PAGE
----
For two tumultuous years of the Depression, 1933 and 1934, the first war on crime caught the American imagination. John Dillinger, Machine Gun Kelly, Bonnie and Clyde, Baby Face Nelson, Pretty Boy Floyd, and the Barkers robbed banks and killed people, mostly across the Midwest. The war on crime also caused the FBI to rise from obscurity.
The movie of the book concentrated on Dillinger and Melvin Purvis of the FBI. The book itself tells a broader, more nuanced story, skipping between its subjects in chronological order.
Hoover’s FBI comes off badly. Staffed mostly by clean-cut college boys with no law enforcement experience, they regularly miss clues, fail to ask the right questions, lose evidence, fight with other agencies, and generally exhibit incompetence. By the end of the book, though, they have started to learn some lessons. Ironically, much of the material in the book is drawn from declassified FBI records.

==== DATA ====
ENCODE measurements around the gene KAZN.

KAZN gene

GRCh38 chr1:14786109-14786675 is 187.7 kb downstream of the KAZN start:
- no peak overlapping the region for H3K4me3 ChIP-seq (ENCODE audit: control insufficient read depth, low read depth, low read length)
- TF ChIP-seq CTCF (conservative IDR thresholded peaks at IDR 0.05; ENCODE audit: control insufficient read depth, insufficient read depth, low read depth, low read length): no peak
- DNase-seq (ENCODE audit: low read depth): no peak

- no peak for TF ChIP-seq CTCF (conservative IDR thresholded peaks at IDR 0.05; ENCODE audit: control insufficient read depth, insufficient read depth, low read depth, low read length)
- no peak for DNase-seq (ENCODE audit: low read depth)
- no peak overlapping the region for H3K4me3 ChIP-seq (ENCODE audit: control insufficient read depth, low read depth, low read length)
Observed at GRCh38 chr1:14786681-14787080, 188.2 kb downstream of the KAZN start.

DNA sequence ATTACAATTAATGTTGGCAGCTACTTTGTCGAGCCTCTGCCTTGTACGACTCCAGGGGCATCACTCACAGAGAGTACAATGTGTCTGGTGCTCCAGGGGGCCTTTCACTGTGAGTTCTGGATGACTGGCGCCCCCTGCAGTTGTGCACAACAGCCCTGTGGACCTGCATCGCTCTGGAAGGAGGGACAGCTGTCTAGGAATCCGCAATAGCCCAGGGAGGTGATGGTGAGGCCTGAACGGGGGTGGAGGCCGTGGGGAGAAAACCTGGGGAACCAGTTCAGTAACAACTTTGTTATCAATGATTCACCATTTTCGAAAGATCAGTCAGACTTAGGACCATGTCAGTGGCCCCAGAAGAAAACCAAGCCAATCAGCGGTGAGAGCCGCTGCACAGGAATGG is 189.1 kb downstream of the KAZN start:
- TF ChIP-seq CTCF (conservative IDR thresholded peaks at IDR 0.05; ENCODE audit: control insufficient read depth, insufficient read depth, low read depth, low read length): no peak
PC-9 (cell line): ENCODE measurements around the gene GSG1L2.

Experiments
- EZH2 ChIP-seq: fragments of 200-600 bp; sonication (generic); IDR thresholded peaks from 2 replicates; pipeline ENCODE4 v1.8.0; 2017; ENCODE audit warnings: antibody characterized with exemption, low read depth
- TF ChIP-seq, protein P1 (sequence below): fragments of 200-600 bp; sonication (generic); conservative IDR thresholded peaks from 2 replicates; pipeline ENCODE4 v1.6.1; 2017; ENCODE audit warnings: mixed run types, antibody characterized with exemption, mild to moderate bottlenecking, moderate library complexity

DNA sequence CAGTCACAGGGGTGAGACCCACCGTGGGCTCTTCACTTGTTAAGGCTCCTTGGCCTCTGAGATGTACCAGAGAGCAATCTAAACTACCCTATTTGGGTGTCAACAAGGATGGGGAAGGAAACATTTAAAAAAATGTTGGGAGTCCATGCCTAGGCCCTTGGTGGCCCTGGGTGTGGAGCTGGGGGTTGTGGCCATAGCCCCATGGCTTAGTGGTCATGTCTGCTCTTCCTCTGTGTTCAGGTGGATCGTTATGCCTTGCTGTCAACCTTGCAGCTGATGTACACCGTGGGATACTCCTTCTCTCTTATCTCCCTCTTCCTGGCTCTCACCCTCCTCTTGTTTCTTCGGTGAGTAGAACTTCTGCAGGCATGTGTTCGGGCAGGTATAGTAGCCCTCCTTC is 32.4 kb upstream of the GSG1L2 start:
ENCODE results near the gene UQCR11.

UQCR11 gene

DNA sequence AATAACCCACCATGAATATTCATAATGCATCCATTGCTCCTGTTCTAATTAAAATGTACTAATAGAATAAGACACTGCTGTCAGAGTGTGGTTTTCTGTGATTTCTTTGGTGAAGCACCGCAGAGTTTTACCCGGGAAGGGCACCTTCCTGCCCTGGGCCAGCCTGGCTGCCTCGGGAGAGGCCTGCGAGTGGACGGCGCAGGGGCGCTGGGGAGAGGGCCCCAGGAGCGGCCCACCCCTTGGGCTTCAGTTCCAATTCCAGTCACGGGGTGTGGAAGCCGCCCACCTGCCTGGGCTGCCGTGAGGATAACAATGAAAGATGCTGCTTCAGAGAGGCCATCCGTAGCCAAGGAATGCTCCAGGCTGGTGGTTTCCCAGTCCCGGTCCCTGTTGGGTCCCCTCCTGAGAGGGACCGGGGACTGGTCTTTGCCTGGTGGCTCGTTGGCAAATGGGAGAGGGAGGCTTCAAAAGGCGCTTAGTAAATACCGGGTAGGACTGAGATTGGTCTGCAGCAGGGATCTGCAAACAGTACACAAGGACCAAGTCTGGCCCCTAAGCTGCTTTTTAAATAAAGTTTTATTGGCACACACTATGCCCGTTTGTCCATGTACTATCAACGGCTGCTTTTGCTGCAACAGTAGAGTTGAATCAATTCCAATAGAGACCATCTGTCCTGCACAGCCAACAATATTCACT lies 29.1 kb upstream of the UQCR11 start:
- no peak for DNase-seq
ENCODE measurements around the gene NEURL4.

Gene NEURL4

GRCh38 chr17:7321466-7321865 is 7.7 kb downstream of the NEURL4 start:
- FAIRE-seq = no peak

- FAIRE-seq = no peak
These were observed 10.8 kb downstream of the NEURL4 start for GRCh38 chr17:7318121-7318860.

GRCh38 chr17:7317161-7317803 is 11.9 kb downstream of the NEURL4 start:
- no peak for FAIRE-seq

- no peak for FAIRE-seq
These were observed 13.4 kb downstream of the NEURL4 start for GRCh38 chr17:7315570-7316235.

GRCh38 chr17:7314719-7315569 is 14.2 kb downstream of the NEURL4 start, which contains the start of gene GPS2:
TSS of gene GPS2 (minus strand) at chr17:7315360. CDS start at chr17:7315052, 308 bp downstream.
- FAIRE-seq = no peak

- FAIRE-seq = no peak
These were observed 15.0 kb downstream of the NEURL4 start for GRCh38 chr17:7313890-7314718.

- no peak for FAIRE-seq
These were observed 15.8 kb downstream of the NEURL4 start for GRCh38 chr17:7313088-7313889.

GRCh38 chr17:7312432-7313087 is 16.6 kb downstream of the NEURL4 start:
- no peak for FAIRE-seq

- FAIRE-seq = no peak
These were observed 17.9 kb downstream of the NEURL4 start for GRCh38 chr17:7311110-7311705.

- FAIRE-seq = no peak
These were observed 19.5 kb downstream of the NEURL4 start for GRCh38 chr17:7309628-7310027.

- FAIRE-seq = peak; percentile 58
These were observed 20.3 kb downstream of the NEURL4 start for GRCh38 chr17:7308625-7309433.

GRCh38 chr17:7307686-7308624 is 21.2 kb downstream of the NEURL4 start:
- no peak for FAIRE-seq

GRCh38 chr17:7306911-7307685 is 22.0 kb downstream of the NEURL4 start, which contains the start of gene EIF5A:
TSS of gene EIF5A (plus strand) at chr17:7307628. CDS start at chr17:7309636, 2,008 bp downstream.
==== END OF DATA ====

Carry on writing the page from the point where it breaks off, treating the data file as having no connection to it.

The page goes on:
That’s not to say that the crooks come off well either. They’re robbers and killers, generally stupid and often unpleasant. Baby Face Nelson is an out-and-out psychopath; Bonnie and Clyde are nasty children, way out of their depth. Only Dillinger and Alvin Karpis of the Barker gang have any smarts or charms.
An interesting history, told well.